Tuesday, 8 February 2011

Lush Lamb in ONLY 5 Hours!

Apart from when given the chance to gnaw on juicy pink lamb chops up a mountain in the French Pyranees, too hungry to bother to loosen my ski boots, I truly believe that slow cooked lamb is the way forward. Absolutely minimal effort, maximum output, in the form of melty soft threads of baby sheep, no worrying about timing and will it be pink enough anxiety. mind you I think the same about most pork but that's already been covered, and will no doubt be again.

Lamb shoulder pre-oven

It really excites me when I have people who love food round for some tucker, it encourages me to really make an effort as I know it will be appreciated. This isn't effort in the form of spun sugar nests and fennel cappucinos (whatEVER!) but in food that tastes so good you keep delving in for more, going to loosen the top button  on your jeans only to find you already did it twenty minutes ago. Whoops.

Saturday lunch is a happy casual affair, nothing poncey, just good food and wine and lots of it (sent Boyfriend out to get some wine, in a slightly sleepy haze he came back with one bottle. GET BACK TO THE BOTTLE SHOP NOW, BOY!) Also, I didn't want to be running round (you can't actually run around my kitchen, more sidestep up and down rapidly) the kitchen all day, but relaxing with the lovely people in my house. We were lucky enough to be at another mates' house for dinner on friday night so no opportunity for preparation really, hence my genius plan of setting my alarm for 8am on Saturday morning, sorting the lamb out and putting it in the oven, then scrambling back into bed. Aaaaaaah.

Lamb post-oven with the cous cous
This recipe for Morroccan inspired lamb (sort of) tagine feeds four very generously. Pre-heat oven to 230. In a mini wizzer, combine the skin (definately not flesh) of a large preserved lemon, or a few small ones, 3 inches roughly chopped ginger, 8 garlic cloves, small bunch of coriander, 1 large roughly chopped onion, 1tbsp freshly toasted (in a dry frying pan) and ground cumin seeds, a tsp salt and big glub of olive oil, and wizz until you have a nice paste. Doesn't have to be perfectly smooth. Give the paste a good sniff, it's heaven. Place a shoulder of lamb (mine was from Dorset, his name was Steve and he weighed about 1.7kg I think) in a big casserole dish and pour over the paste. Top with a big chunk of butter. Cut out a circle of baking parchment the same size as the dish and pop on top of the lamb, take a piece of foil and place over the top of the dish and put the lid on tightly, over the foil. Put the dish in the oven, immediately turning the head down to 140 and cook for about 5 hours. And that is it. Literally. Do check it every now and again to see it's not burning, I left mine about half an hour too long and it did go a little burny, but still tasted ace. When it's ready, shred it up with two forks, just like you do with Peking duck. Serve with roasted veg tossed in cous cous with some harissa, more ground cumin seeds, chopped coriander and lemon.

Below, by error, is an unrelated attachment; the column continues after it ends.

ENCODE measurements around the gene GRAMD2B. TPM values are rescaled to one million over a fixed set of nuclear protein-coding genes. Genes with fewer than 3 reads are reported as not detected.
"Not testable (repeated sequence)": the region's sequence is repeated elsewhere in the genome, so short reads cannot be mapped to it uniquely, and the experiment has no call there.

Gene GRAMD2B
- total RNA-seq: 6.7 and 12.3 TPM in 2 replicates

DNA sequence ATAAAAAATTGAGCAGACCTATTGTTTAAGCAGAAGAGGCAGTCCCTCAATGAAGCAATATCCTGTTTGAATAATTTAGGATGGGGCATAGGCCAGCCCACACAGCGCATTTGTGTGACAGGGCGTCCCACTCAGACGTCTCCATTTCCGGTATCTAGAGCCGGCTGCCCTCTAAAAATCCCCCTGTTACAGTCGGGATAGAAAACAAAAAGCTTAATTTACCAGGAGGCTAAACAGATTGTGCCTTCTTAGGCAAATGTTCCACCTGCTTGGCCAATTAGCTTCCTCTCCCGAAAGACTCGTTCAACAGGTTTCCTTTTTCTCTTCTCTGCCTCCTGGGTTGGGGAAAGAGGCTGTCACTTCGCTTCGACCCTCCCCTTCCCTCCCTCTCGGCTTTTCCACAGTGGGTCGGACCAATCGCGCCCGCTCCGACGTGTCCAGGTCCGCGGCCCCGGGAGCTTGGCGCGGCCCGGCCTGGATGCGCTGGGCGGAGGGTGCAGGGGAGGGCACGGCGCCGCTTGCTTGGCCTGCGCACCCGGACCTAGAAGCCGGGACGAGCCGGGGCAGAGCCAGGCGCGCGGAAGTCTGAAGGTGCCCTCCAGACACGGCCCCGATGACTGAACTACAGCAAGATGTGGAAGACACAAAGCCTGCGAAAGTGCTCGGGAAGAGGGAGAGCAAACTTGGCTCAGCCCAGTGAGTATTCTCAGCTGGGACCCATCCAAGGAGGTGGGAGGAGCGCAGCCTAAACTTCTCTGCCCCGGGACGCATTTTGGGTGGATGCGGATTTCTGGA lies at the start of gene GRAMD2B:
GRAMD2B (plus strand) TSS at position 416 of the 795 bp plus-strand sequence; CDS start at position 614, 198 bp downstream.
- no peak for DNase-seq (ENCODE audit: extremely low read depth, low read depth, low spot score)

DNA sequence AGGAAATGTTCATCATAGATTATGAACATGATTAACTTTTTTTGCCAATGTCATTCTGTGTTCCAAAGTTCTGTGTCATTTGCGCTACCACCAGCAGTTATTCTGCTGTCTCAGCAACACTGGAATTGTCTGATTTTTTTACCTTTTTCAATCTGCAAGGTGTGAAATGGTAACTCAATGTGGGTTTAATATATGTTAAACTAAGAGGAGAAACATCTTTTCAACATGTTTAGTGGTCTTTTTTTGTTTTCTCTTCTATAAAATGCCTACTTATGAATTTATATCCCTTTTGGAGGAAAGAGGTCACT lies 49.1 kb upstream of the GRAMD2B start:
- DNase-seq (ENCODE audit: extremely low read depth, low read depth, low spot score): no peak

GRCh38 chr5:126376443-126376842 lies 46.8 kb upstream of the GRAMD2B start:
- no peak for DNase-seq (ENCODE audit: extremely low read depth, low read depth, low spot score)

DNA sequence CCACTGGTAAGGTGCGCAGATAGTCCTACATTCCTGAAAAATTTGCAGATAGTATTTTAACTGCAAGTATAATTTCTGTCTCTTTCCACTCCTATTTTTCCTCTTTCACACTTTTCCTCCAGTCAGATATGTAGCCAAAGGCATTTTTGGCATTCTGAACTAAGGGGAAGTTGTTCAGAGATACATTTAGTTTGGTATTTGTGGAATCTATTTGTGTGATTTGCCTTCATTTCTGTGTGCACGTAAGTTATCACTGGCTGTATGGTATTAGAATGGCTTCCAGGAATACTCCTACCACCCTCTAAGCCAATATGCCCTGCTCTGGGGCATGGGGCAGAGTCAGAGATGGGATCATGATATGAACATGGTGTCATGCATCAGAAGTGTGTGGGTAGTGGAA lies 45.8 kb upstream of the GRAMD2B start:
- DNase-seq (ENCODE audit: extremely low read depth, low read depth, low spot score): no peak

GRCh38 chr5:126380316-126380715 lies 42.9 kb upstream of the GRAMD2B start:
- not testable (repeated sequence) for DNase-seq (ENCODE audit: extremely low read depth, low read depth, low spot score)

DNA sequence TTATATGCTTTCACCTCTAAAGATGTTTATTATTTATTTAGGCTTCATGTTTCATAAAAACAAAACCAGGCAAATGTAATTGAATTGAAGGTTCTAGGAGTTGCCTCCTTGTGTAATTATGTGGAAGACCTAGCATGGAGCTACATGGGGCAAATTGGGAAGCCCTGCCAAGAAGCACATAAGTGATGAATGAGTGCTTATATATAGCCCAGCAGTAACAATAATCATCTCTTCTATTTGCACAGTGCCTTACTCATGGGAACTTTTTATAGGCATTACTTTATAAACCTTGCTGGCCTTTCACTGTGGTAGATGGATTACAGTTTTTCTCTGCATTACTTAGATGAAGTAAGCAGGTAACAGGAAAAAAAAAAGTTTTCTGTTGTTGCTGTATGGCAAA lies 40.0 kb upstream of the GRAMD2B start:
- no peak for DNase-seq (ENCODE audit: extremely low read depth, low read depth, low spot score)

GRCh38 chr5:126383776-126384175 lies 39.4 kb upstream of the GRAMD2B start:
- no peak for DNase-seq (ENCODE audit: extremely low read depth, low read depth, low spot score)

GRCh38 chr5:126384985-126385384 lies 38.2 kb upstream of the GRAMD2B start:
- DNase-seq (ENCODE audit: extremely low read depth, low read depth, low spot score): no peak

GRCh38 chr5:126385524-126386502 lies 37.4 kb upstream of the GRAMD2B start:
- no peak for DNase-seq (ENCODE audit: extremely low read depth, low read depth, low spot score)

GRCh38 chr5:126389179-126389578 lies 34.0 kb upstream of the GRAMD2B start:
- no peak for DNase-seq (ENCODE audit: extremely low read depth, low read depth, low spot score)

Serve with plentiful red wine and ideally sit around the table picking away until no-one can move. Whether that's due to over-eating or too much wine, or both, is entirely up to you.

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